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Big hotels on Siesta Key: Commissioners give the go-ahead for Round Two

Written by on Thursday, November 30, 2023

In a 4-1 vote, Sarasota County commissioners pick the most extreme of three proposals to move to hearings.

By Ramon Lopez

Original Air Date: Nov. 29, 2023

Host: Sarasota County commissioners yesterday got an earful about renewed efforts by developers to build bigger-than-allowed hotels on Siesta Key. WSLR reporter Ramon Lopez will let you know what they decided.

Sarasota County commission meeting on Tuesday. Photo: Lopez/WSLR

 

Ramon Lopez: Sarasota County Commissioners voted four to one on Tuesday to move forward a proposal to increase hotel size on Siesta Key to unlimited capacity.

The one nay vote against the proposal came from Commissioner Mark Smith who lives on Siesta Key.

There had been three proposals for Siesta Key comprehensive plan changes. Three developers sought a green light to build large hotels on the world famous beach.

One was from Dave Balot for 52 hotel rooms per acre. The second came from the Siesta Key Chamber of Commerce for 52 hotel rooms per acre with a cap of 75 units. The third proposal—the most controversial one—was from Benderson Development. It would not limit the number of hotel rooms. The Commissioners voted to only consider Benderson’s proposal.

Opponents to large hotels on Siesta Key thought the matter had been put to rest. The County Commission had previously voted to remove a cap on hotel rooms there. But Siesta Key resident Lourdes Ramirez challenged the decision in a hard-fought, two-year court battle and Sarasota County lost. That outcome was not forgotten by Commissioner Mark Smith.

Mark Smith: My opinion, being a resident of Siesta Key and having my office out there, is that the Kimley-Horn proposal with unlimited density on Siesta Key, we’ve already been through a losing end of a lawsuit there with the DOA decisions. And I’m not comfortable changing a comprehensive plan for unlimited density on Siesta Key. 

RL: Commissioner Mike Moran said the Benderson bid should move ahead before the county commission.

Mike Moran: I want the most latitude possible. I’ve said over and over on this dais, there’s no substitute for a good project. And ultimately, this board will have the power and authority under that legislative process to not move forward or move forward. With that said — no disrespect, Commissioner Smith — I think it’s the opposite for me. It’s number two that would give the most latitude on that to bring projects forward, which again, ultimately under that legislative process, we would have the full authority to decline and not have to go through the findings of fact under that quasi-judicial process. But I’ll listen if anybody has anything else to say, but I think the real discussion, real debate from the community will come through those public hearings.

 RL:  More than a dozen vocal hotel opponents attended the meeting, including David Walter and Lourdes Ramirez.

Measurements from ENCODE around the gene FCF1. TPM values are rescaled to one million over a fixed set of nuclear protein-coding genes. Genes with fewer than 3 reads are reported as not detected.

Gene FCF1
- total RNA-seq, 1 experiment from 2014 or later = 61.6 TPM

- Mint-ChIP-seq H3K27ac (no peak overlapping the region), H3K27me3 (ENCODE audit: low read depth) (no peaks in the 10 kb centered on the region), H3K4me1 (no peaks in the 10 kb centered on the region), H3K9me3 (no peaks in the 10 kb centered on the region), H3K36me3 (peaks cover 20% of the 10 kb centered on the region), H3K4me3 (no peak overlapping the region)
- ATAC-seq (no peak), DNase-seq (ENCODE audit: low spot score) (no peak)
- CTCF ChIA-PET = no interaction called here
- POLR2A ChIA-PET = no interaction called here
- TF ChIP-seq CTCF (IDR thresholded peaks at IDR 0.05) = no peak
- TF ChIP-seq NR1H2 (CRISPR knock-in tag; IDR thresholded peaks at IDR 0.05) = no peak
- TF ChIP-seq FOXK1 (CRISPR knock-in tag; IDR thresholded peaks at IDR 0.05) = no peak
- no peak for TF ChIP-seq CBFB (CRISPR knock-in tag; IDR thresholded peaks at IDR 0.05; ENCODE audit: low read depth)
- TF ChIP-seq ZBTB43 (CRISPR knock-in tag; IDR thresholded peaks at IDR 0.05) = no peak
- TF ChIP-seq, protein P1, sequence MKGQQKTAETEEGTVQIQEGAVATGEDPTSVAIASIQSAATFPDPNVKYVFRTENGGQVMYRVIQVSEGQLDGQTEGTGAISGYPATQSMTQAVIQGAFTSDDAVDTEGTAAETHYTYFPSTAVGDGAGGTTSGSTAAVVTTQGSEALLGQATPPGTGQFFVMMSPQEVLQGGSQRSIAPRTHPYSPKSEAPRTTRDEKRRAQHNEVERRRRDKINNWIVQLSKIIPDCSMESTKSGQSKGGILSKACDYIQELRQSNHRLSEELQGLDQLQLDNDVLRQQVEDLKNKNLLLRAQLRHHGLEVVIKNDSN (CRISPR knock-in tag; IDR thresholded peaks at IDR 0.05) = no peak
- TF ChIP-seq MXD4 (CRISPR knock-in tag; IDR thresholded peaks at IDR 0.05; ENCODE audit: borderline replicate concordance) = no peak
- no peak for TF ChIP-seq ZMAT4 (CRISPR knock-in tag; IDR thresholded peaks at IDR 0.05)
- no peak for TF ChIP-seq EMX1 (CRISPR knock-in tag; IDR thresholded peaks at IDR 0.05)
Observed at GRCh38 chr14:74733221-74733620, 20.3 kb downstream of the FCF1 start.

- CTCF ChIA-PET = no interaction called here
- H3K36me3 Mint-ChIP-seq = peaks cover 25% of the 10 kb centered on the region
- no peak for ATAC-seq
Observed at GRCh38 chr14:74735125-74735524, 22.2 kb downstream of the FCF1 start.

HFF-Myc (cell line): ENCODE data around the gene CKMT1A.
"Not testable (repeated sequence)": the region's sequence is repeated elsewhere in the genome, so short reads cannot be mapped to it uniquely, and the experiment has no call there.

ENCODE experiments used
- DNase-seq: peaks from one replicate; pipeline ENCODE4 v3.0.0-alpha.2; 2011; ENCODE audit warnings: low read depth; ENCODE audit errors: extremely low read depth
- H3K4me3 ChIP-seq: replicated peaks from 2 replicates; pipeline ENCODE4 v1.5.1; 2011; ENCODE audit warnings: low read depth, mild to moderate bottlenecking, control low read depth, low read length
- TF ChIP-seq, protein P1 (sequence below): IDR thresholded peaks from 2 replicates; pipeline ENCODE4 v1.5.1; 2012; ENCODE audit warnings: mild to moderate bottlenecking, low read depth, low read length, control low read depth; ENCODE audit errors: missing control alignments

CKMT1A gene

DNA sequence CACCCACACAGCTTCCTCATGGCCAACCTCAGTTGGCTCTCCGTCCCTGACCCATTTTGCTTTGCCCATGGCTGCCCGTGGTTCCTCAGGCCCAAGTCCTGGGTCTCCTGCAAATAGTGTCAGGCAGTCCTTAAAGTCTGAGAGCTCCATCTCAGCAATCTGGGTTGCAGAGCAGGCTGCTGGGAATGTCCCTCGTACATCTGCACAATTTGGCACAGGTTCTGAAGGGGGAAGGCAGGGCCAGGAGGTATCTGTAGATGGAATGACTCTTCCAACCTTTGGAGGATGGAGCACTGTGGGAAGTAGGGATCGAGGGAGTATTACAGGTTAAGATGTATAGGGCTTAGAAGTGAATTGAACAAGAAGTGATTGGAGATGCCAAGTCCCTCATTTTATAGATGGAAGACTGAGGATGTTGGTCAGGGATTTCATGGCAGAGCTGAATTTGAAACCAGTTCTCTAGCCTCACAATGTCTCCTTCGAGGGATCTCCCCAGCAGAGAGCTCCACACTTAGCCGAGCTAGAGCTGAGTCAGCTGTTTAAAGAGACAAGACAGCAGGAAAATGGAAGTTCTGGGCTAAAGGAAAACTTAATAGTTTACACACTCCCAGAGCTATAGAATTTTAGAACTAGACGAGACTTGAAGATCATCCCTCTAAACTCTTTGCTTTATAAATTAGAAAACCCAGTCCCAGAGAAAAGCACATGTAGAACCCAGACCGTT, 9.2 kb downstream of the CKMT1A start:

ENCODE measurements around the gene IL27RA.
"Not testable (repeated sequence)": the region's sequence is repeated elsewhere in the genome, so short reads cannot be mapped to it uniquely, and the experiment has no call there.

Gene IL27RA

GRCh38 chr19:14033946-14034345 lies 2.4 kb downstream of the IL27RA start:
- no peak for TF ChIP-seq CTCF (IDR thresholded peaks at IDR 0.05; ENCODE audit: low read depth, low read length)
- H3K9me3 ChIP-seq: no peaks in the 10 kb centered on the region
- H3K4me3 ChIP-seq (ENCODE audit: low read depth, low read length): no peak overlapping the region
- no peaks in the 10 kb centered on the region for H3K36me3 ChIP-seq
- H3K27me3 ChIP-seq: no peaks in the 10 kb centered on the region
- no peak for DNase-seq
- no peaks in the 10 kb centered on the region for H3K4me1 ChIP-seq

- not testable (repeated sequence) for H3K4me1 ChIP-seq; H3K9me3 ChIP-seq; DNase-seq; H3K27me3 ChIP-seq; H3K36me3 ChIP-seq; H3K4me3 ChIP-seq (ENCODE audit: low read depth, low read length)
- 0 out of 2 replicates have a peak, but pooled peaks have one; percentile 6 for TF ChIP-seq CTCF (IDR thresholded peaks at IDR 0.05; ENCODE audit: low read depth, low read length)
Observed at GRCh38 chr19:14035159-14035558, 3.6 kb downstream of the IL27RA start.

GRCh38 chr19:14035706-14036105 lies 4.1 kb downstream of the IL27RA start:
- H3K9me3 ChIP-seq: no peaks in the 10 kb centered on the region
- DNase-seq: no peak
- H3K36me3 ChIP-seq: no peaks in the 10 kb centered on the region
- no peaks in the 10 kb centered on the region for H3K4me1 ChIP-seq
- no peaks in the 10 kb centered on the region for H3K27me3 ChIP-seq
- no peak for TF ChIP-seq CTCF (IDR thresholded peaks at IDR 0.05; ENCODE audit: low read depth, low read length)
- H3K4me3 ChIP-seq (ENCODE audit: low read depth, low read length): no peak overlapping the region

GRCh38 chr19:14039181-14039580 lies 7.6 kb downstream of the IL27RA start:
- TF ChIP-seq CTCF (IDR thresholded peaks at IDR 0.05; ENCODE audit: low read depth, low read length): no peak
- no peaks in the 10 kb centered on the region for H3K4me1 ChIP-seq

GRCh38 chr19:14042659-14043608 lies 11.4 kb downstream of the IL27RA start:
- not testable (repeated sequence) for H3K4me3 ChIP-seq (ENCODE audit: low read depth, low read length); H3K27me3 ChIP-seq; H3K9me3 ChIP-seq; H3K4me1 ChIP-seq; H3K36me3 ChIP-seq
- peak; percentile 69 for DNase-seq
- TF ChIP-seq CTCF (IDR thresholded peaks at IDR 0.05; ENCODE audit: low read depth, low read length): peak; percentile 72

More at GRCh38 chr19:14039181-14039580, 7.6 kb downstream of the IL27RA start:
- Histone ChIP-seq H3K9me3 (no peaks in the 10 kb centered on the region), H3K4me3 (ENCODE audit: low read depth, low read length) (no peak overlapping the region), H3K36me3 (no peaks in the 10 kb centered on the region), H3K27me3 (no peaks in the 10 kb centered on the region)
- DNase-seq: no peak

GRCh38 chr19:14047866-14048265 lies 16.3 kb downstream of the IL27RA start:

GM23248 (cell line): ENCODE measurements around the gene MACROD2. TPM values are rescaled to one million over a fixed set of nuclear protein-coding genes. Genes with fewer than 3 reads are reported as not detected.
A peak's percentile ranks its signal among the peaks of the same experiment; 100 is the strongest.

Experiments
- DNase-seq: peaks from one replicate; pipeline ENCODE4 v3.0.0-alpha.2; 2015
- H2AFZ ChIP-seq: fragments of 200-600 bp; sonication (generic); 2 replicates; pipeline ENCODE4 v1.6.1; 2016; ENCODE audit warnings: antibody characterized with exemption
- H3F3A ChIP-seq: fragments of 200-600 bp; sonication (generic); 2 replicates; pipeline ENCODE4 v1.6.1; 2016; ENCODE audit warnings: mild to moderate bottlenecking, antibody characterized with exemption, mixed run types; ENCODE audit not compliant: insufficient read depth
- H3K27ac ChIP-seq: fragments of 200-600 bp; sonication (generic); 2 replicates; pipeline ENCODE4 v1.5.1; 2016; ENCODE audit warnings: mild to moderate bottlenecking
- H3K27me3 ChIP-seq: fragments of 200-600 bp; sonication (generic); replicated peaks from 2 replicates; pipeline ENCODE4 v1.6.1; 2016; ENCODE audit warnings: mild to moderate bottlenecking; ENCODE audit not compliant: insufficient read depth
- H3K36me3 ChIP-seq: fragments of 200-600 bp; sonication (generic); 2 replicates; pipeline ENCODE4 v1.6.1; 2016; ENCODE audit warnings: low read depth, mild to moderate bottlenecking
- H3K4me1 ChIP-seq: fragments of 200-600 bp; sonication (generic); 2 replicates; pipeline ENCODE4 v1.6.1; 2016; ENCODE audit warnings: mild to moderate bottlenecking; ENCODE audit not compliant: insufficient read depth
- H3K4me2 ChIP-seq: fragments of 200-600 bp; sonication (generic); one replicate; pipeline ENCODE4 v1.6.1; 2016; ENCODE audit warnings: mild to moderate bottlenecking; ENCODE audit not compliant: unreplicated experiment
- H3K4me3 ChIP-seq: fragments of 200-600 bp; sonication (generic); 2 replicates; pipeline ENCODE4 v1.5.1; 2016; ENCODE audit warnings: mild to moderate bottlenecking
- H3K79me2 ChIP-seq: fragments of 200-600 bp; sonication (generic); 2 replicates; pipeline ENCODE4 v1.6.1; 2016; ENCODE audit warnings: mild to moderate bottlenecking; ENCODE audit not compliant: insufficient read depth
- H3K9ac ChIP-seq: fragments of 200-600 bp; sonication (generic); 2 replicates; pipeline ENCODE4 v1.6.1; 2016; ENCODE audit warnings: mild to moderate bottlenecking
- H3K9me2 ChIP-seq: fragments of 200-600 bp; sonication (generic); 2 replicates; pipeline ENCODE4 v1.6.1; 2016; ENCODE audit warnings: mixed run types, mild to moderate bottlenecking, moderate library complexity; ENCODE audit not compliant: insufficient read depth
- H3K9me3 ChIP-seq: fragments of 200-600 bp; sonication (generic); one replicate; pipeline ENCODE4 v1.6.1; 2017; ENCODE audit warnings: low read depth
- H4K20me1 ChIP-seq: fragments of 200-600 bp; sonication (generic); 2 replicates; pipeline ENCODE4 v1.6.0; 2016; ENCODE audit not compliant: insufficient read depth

David Walter: I would highly suggest that you do not move it forward for consideration. It’s out of cycle. It’s not appropriate, doesn’t need to be done. What I would like to suggest is that somewhere along the way, the commissioners consider that if you allow hotels in the Village, which is what this proposal is about at the end of the day, you will kill the Village. That’s the best half mile in America.

Lourdes Ramirez: You have to be really dumb to believe that visitors staying overnight won’t impact emergency evacuation times. Of course, they will. Visitors, including hotel guests, will have to leave at the same time as residents in an emergency. Adding more people to Siesta Key can lead to deadly consequences. All these mega hotel proposals will make Siesta Key less safe for residents and visitors.

Lourdes Ramirez. Photo: Lopez/WSLR

RL: Siesta Key Chamber of Commerce President Michael Gatz said his group’s proposal was a good compromise.

Michael Gatz: Clearly, this has been an issue that’s been going on for a couple years now. We got involved because we didn’t think that unlimited density and growth on Siesta Key was a good idea either. As a business organization with a visitor center on Siesta Key, we are aware of the need for transient accommodations. With that, we strongly believe that growth should be limited and consistent with the character of Siesta Key. The Chambers Comp Plan Amendment includes a limit of 52 units per acre with a cap of 75 rooms, a limit on height to match the surrounding properties and a limit on the size of the restaurant or bar at 1.5 seats per room. 

RL:  Ramirez said the issue has been contentious, and has raised public awareness about the physical and realistic limits to the size of hotels.  She said: “The future of Siesta Key hotels must be about quality, not quantity, and governed by a policy that ensures the safe enjoyment and unique quality of life on this special barrier island for permanent residents and visitors alike.”

LR: So that’s why thinking of adding density, even by any allowance, is dangerous for the people on Siesta Key because we’re already at beyond capacity.

RL:  For now, the Benderson proposal remains just that: a proposal. Over the coming months, a pre-application meeting will be held between Benderson’s people and county staff. Neighborhood workshops will follow. Benderson will then submit a formal application for staff review. The Planning Commission will then hold a public hearing and recommend whether the proposal should move forward. Finally, the Sarasota County Commission will hold a public hearing and then vote on the controversial issue.

But one thing is certain: Permission to build mega-hotels on the famous beach town would prompt further court challenges from vocal opponents.

This is Ramon Lopez for WSLR News.

 

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